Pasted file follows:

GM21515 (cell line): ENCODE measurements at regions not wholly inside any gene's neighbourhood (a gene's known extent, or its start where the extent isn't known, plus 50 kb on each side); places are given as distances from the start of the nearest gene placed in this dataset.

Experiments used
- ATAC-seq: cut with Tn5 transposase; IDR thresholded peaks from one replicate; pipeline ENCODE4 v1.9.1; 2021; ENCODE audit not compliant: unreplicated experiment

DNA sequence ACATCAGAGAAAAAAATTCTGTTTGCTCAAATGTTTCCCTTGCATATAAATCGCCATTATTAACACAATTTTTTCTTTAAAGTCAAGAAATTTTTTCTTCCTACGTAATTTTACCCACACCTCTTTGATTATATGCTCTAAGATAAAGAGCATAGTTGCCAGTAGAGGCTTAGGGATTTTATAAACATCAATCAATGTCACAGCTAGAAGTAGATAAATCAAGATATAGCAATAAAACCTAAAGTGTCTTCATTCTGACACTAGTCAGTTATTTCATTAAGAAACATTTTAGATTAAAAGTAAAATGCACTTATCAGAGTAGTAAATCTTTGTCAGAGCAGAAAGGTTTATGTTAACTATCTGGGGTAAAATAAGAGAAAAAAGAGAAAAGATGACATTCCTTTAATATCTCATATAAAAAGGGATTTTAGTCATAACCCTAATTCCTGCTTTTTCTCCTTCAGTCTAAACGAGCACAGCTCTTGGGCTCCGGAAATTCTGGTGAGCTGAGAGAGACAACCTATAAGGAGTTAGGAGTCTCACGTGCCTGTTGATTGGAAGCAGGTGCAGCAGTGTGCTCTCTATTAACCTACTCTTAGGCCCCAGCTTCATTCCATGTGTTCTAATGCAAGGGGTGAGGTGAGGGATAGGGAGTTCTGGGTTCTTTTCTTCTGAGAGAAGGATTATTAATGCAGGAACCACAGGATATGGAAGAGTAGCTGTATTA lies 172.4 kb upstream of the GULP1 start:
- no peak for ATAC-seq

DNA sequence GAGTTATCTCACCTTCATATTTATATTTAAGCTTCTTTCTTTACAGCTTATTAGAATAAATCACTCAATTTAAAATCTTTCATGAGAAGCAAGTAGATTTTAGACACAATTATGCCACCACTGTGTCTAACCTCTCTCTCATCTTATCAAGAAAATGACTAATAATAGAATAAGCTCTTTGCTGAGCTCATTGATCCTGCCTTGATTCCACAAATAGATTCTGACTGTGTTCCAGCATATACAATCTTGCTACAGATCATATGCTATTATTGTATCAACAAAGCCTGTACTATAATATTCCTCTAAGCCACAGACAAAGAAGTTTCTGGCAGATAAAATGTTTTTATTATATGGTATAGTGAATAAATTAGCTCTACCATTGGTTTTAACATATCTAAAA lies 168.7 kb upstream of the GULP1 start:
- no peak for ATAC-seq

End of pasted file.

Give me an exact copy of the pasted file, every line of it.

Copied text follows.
GM21515 (cell line): ENCODE measurements at regions not wholly inside any gene's neighbourhood (a gene's known extent, or its start where the extent isn't known, plus 50 kb on each side); places are given as distances from the start of the nearest gene placed in this dataset.

Experiments used
- ATAC-seq: cut with Tn5 transposase; IDR thresholded peaks from one replicate; pipeline ENCODE4 v1.9.1; 2021; ENCODE audit not compliant: unreplicated experiment

DNA sequence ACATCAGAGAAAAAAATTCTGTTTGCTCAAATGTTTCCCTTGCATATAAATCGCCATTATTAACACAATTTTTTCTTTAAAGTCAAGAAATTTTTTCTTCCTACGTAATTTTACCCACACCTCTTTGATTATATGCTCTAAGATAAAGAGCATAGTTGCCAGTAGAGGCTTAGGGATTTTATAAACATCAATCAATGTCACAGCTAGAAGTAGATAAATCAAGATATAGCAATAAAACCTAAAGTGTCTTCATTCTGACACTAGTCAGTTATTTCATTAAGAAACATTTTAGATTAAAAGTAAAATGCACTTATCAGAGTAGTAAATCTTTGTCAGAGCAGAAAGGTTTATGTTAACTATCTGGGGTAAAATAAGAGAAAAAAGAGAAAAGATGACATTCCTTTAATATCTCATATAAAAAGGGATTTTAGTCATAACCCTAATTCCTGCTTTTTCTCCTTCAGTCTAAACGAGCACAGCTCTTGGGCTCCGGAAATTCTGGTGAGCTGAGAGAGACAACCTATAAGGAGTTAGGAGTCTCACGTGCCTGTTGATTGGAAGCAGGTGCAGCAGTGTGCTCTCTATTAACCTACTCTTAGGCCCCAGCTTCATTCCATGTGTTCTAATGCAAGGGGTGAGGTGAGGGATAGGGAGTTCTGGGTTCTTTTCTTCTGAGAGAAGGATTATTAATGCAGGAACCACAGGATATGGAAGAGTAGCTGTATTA lies 172.4 kb upstream of the GULP1 start:
- no peak for ATAC-seq

DNA sequence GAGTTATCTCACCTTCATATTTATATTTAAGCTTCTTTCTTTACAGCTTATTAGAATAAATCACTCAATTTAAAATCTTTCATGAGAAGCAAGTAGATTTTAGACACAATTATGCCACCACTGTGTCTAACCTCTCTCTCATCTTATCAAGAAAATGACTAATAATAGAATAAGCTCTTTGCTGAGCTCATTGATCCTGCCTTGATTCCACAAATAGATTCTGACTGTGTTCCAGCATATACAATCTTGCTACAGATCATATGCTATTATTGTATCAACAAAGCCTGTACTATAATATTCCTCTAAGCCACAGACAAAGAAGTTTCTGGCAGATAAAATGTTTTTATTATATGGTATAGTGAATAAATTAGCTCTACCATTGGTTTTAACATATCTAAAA lies 168.7 kb upstream of the GULP1 start:
- no peak for ATAC-seq